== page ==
Social work for Gay, Lesbian, Bisexual, or Transgendered Persons of Youth Interview and Research on LGBTQ Social Work
The University of St. Francis
LGBTQ SOCIAL WORK
This paper explores social work with the population of people in the lesbian, gay, bisexual, transgendered, or questioning community, or LGBT community for short. This paper discusses the population of interests, which includes the history of social work in this field, reasons for serving this population, the role of the social worker, the types of advocacy, and characteristics of agencies that serve this population. Also, an interview done by Lise Schiffer, LCSW is mentioned. She discusses her experience as a social worker and her experience with the LGBT community.
LGBTQ SOCIAL WORK
Social work for Gay, Lesbian, Bisexual, or Transgendered Persons of Youth Population of Interest Section
Imagine feeling helpless, alone, and discriminated against because of your sexual orientation. According to a national survey done in 2009 by the Gay, Lesbian, and Straight Education Network, or GLSEN, 61.1% of the LGBTQ youth feel unsafe in school because of their sexual orientation. Social work with the LGBTQ community has been around for many years. Social movements in the United states began around the 1950s and 60s according to Dr. Bonnie J. Morris of the American Psychological Association (2012). The first major movement occurred in 1965, Dr. Frank Kameny, a well known figure in the gay rights movement, held the first public protest by the LGBTQ community in front of the White House. A year later, the first known gay student organization was founded in New York City at Columbia University (TIME 2012).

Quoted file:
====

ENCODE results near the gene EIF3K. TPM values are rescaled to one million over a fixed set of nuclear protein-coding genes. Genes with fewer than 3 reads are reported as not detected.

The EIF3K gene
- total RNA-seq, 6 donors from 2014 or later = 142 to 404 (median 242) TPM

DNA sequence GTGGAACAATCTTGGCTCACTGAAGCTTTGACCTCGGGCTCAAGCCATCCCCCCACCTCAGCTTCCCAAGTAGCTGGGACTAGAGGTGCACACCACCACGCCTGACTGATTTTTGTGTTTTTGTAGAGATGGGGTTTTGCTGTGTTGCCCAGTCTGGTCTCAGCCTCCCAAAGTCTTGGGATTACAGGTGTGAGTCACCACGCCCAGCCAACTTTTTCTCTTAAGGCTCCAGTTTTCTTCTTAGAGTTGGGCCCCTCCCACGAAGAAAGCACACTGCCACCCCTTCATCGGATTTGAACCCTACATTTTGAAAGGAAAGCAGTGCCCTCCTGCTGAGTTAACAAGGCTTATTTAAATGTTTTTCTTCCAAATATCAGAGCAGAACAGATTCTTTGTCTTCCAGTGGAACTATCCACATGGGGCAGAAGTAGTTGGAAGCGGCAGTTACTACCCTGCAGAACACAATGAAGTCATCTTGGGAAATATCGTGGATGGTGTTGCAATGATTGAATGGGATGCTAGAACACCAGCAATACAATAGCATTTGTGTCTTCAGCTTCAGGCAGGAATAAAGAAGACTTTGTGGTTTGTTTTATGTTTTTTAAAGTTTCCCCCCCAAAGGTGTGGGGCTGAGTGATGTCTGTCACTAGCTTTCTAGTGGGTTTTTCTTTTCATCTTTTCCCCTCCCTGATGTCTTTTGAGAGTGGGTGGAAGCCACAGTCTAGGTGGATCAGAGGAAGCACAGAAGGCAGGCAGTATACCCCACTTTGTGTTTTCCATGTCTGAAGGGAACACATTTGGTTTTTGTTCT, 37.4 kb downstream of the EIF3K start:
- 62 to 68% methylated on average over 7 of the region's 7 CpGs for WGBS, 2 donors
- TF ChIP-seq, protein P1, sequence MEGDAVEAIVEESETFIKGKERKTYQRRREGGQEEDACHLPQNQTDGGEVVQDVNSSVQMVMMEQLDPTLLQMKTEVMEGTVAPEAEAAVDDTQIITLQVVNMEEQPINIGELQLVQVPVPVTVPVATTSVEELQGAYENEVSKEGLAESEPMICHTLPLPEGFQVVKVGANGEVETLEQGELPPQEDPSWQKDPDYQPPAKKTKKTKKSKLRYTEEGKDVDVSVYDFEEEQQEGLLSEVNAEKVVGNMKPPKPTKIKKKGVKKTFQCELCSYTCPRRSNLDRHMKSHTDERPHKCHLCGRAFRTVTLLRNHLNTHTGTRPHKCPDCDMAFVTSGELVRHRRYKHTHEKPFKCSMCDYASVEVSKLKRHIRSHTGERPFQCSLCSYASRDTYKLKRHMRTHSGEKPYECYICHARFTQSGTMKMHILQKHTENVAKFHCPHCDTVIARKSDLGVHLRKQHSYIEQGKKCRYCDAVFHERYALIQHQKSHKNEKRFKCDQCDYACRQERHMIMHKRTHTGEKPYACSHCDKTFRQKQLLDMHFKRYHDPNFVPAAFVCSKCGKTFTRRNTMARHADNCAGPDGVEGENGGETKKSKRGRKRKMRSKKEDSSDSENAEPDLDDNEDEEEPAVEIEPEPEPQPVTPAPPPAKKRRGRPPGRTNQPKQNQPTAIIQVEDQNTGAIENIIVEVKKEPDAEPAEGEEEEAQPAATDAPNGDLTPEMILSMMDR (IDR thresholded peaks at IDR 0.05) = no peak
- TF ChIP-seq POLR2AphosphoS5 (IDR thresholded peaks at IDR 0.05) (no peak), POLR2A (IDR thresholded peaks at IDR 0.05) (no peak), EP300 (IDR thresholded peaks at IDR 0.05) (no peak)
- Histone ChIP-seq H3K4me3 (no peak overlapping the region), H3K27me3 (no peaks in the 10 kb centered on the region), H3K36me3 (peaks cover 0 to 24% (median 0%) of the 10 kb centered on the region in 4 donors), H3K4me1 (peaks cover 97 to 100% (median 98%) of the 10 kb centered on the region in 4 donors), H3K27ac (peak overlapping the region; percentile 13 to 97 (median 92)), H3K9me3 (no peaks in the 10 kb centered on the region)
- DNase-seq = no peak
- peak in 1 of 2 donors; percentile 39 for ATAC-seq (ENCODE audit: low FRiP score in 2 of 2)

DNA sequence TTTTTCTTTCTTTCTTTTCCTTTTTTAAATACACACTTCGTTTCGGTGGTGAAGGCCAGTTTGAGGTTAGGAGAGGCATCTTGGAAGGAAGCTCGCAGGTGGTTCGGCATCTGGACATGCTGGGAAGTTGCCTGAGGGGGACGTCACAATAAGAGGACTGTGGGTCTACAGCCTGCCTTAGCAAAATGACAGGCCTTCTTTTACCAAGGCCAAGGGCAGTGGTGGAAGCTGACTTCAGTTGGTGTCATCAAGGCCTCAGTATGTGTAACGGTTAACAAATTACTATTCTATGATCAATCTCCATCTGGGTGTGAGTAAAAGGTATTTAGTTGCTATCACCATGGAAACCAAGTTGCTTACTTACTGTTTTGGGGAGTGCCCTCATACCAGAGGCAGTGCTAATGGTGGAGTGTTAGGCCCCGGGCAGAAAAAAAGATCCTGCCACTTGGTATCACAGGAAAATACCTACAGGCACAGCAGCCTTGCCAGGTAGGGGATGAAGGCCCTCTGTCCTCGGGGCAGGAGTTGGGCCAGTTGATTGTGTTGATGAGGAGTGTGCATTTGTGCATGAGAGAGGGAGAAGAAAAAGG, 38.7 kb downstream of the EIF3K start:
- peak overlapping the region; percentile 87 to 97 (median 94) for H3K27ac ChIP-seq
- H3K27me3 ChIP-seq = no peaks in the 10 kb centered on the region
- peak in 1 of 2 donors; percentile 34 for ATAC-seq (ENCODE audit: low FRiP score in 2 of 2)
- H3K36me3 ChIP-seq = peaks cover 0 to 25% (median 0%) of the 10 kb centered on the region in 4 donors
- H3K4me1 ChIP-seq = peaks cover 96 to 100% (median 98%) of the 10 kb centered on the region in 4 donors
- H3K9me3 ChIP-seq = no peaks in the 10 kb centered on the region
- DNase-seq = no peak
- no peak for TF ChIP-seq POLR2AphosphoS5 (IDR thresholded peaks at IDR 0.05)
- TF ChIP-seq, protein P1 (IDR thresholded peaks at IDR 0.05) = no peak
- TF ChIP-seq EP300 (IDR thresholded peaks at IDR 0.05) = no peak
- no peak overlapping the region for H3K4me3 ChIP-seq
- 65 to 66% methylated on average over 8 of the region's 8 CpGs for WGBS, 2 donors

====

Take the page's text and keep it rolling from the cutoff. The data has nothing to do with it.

Issues of risk for the LGBT community can be many things. Most issues that people of the LGBT community face comes from being abused or bullied for their sexual orientation. Many LGBT youth face mental health issues such as depression, anxiety, and suffer suicidal thoughts. When it comes to the issue of suicide, 36.5% of the LGBTQ youth has attempted suicide and of that, 20.5% of those attempts result in medical care (Berner, Donahue, Hack, Hale, Goodenow, 2002). According to Dr. Harold Koplewicz, child and adolescent psychiatrist, “Gay teens are four times more likely than straight teens to attempt suicide” (2010). An example of a gay teenager committing suicide is Tyler Clementi. Tyler LGBTQ SOCIAL WORK
was a college student at Rutgers University in Washington who committed suicide after learning his roommate used a webcam to record Tyler having relations with another man. The reason for recording the affair was to exploit and intimidate Clementi for being gay.
When discussing issues of the LGBTQ community, abuse is the greatest issue of all. According to the 2009 National survey done by GLSEN, “84.6% of LGBTQ students reported being verbally harassed, 40.1% reported being physically harassed and 18.8% reported being physically assaulted at school in the past year because of their sexual orientation.” When coming out to peers or even family about being gay, lesbian, bisexual, or transgendered, most of the LGBT youth are concerned with how they will react. “50% of gay teens experience a negative reaction from their parents and 26% of LGBT youth who come out to their parents are told to leave home” (Ray 2006).
Another issue of the LGBTQ community is dealing with mental health issues. According to Challenges Faced by Homeless Sexual minorities: Comparison of Gay, Lesbian, Bisexual, and Transgendered Homeless Adolescents With Their Heterosexual Counterparts, LGBT youths reported higher levels of depressive symptoms than did heterosexual youths ( Cauce, Cochran, Ginzler, Stewart, 2002).
There are many reasons as to why social workers serve the LGBT community. Many of them do not have any resources such as a home, or proper health care....